Foodie Lit
Roberta Carr's Clara's Way

Against the background of building the Panama Canal, is the awakening of Clara Tyler. Clara, trained as a nurse, receives an emergency request from her brother in December 1904. Samuel is critically ill from his work as an engineer working on the Panama Canal. This year was the beginning of the US effort to build the Canal after France withdrew after its failed efforts. Unfortunately, Clara arrives too late to help her brother and then becomes ill herself. After her recovery, Clara has an epiphany, which strengthens her resolve to live her life the way she wants. She decides to stay at the Canal and dedicate herself to helping its workers as her brother Samuel had done. The plot details the emergence of Clara as a strong, independent and iconoclastic woman-- politically, professionally and romantically.

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The politics of the building of the Panama Canal caused deaths, disasters and unnecessary hardships. While corrosive politics have been part of humankind since the beginning of “civilization,” author Roberta Carr told me, “I wanted to show how one person can make a difference despite the odds.” Through Clara’s eyes, we see the poverty and disease of the Canal’s workers, their lack of rights, and adding to their misery, the indifference from many in charge

 

The novel is an interesting mixture of imaginary and historical people. The main character Clara is the author’s creation but many of the major characters are genuine, grounding the details in actual events.

 

The true life hero of the Panama Canal was Dr. Gorgas fighting relentlessly with politicians over health issues. Working against ignorance and stiff opposition, Gorgas, and Clara in the novel, stopped the yellow fever and malaria epidemics, improved the lives of those who worked on the Canal and helped the Canal be completed. Roberta told me that much of the Canal’s politics involved reminds her of the politics in our Corona Virus pandemic.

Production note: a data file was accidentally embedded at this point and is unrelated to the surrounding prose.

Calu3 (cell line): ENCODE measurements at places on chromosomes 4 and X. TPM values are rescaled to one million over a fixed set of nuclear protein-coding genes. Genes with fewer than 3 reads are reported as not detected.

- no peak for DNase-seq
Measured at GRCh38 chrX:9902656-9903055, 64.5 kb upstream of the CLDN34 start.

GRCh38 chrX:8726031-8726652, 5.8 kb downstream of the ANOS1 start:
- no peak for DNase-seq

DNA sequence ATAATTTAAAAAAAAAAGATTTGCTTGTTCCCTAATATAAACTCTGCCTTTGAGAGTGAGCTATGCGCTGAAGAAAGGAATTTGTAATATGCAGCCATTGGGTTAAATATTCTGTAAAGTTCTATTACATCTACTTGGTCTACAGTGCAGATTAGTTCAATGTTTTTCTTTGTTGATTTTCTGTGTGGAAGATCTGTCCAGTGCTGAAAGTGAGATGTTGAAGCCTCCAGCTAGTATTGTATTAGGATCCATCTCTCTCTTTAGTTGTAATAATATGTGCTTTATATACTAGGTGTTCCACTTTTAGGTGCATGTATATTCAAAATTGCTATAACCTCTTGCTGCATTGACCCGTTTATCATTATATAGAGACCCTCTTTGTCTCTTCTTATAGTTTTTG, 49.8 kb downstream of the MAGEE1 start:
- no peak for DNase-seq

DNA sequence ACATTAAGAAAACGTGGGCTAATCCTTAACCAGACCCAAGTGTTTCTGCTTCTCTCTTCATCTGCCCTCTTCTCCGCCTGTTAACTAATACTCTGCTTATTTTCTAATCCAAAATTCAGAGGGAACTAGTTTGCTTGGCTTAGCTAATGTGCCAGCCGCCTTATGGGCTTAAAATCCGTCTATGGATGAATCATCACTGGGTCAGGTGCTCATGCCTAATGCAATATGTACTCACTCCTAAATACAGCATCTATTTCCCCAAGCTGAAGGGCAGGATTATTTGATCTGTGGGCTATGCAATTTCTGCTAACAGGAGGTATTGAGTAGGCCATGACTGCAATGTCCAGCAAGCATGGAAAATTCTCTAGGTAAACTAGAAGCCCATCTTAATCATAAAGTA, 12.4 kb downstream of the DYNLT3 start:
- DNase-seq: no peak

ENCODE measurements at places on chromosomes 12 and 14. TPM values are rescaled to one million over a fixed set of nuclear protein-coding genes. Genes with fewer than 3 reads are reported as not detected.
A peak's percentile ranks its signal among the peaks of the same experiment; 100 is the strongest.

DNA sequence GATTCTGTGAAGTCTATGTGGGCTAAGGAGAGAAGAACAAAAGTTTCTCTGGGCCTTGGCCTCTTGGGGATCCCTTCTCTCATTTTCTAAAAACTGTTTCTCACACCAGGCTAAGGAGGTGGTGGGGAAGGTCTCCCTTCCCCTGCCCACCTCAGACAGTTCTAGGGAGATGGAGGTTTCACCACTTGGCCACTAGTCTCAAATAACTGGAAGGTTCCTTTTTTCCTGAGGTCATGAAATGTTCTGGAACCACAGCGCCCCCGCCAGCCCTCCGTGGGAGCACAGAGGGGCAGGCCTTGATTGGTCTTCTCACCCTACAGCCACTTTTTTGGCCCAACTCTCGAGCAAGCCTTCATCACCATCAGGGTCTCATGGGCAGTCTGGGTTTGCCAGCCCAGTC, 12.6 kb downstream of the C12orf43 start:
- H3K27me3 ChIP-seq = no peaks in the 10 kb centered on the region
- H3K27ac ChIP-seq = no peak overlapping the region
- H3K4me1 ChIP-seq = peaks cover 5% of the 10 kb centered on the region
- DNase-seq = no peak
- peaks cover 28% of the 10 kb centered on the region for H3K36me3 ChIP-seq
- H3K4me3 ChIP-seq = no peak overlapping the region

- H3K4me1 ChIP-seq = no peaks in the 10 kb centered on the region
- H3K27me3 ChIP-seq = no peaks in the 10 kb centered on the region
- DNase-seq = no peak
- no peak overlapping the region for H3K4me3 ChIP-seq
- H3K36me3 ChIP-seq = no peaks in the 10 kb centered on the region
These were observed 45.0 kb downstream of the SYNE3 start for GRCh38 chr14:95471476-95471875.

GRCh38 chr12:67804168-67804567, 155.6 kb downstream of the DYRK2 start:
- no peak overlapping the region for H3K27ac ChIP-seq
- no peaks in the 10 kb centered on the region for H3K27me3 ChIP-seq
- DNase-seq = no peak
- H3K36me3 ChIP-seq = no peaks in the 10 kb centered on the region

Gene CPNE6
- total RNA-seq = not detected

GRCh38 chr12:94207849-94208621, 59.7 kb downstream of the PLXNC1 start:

Author Roberta Carr worked in health care and her husband is a neurologist. This background plus research makes the medical aspects of her writing very realistic. But that is not what inspired the novel. “Clara’s character is based on my husband’s aunt, Dora Carothers. Born in 1882, Dora grew up on a farm in Cutler, Ohio, the oldest of nine children. She chose career over marriage, serving as a Red Cross nurse in Europe during WW1. After the war, not only did she ride a patient circuit in Kentucky to care for the rural population, but she also paid for her sibling’s education. I wanted to showcase Dora’s intelligence, courage, generosity, and kindness through Clara’s choices.”

 

Parallel to Clara’s fight against disease is her battle for equal rights as a woman. She struggles within her family against the rule of her father, in the medical and political world against the authority of doctors and government leaders, and in world of love, against prevailing standards. Roberta shared, “When Clara was coming of age, women, abused and otherwise, simply endured life, having no power. They couldn’t vote, own land, and had no legal rights to their children. They were expected to marry and raise a family, remaining little more than their husband’s property.”  Clara rebels against her era’s rules about choices in career, marriage and love. The work for equal rights was a battle of that era: the right to vote was still 15 years away and much effort was need for women to legally be supported to make choices that we now have.

 

I would like to see these characters again—they are strong and on their own paths.

 

Black Beans and Rice with Fried Plantains and Tropical Fruit Salad were on Clara’s menu. Fabulous taste that is good for the summer and all year round.

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